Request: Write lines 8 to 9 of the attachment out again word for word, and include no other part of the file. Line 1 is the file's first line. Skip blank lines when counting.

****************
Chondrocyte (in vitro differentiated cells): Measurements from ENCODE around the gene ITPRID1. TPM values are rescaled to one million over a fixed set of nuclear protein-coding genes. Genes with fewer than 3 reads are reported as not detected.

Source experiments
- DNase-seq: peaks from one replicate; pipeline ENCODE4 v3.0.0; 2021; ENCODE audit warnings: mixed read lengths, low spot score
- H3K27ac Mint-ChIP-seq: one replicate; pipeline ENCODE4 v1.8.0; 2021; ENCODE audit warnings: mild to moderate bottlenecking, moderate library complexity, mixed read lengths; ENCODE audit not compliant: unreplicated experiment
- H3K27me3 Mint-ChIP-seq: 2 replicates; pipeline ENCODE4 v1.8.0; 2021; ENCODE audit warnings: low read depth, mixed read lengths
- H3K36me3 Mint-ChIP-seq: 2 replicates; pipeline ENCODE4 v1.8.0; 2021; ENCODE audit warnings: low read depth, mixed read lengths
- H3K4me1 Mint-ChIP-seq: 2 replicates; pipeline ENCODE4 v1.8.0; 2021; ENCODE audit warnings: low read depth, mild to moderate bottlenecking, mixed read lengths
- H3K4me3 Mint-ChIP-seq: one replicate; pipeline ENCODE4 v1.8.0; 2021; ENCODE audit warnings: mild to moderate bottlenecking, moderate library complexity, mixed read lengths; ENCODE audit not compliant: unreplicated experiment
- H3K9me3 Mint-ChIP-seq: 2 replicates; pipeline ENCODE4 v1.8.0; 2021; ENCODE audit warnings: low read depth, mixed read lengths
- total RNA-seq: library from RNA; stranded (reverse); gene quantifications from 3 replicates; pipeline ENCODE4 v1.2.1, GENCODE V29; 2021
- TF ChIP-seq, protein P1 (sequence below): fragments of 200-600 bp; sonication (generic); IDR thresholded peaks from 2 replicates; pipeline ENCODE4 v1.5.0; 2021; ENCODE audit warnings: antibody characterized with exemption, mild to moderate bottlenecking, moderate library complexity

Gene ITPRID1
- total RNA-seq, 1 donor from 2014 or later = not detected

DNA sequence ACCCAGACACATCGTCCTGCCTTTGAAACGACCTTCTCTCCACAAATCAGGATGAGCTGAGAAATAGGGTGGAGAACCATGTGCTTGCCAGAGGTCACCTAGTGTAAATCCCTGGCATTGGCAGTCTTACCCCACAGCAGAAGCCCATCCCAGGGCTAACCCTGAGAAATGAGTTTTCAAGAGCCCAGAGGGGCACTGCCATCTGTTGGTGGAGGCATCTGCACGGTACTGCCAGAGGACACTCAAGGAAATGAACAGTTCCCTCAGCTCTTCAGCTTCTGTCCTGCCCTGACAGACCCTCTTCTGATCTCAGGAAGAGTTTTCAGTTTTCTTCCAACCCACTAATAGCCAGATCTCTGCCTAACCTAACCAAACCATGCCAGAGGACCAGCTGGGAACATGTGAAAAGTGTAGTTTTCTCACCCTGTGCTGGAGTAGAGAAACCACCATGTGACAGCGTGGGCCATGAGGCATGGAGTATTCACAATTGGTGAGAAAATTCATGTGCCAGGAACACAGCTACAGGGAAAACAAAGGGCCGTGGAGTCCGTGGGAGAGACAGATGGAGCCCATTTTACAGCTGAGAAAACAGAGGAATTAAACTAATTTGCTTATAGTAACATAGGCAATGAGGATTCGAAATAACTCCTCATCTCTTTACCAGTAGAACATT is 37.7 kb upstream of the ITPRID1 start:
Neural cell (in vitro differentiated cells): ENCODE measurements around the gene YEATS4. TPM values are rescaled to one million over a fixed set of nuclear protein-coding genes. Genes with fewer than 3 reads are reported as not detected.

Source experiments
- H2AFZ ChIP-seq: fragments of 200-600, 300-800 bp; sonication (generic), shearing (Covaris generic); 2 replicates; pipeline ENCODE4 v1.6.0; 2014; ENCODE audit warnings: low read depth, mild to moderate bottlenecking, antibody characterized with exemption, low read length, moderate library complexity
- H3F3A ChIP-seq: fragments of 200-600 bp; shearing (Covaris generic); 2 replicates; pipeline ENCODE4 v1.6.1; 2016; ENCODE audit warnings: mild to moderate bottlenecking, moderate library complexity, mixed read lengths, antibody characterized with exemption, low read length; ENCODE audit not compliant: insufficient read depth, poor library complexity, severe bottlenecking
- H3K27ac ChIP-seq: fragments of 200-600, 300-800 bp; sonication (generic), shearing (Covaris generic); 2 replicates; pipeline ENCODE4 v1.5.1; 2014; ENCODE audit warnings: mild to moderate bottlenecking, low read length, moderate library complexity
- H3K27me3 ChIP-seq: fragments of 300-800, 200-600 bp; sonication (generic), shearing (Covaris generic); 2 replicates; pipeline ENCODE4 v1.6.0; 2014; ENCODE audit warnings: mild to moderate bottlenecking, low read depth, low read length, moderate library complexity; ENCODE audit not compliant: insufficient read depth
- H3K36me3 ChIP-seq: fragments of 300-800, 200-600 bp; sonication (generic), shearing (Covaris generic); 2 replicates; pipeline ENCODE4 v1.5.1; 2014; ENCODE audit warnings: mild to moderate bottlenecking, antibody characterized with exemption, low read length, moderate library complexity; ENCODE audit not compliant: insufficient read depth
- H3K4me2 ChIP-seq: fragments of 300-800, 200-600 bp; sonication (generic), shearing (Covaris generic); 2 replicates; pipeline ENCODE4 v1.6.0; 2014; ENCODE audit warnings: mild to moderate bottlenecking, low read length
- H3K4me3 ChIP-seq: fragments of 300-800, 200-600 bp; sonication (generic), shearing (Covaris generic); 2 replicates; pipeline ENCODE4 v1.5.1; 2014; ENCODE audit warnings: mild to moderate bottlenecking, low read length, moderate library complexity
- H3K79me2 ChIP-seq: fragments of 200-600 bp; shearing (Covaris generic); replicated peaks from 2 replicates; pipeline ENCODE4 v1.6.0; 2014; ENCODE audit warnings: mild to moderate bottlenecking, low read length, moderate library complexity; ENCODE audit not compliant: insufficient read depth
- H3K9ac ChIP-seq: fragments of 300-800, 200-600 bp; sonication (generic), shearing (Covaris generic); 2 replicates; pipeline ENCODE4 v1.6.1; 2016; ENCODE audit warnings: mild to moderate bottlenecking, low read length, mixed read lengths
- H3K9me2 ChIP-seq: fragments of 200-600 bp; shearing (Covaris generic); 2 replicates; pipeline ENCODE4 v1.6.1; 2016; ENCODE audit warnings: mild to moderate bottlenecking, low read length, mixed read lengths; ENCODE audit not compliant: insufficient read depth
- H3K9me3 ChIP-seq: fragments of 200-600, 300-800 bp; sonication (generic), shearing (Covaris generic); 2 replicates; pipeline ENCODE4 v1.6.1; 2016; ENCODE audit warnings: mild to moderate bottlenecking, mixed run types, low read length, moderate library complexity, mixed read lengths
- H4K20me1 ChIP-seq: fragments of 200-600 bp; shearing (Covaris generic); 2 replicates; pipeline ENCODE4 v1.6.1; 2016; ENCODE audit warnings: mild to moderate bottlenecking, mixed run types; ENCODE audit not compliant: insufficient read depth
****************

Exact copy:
- H3K4me3 Mint-ChIP-seq: one replicate; pipeline ENCODE4 v1.8.0; 2021; ENCODE audit warnings: mild to moderate bottlenecking, moderate library complexity, mixed read lengths; ENCODE audit not compliant: unreplicated experiment
- H3K9me3 Mint-ChIP-seq: 2 replicates; pipeline ENCODE4 v1.8.0; 2021; ENCODE audit warnings: low read depth, mixed read lengths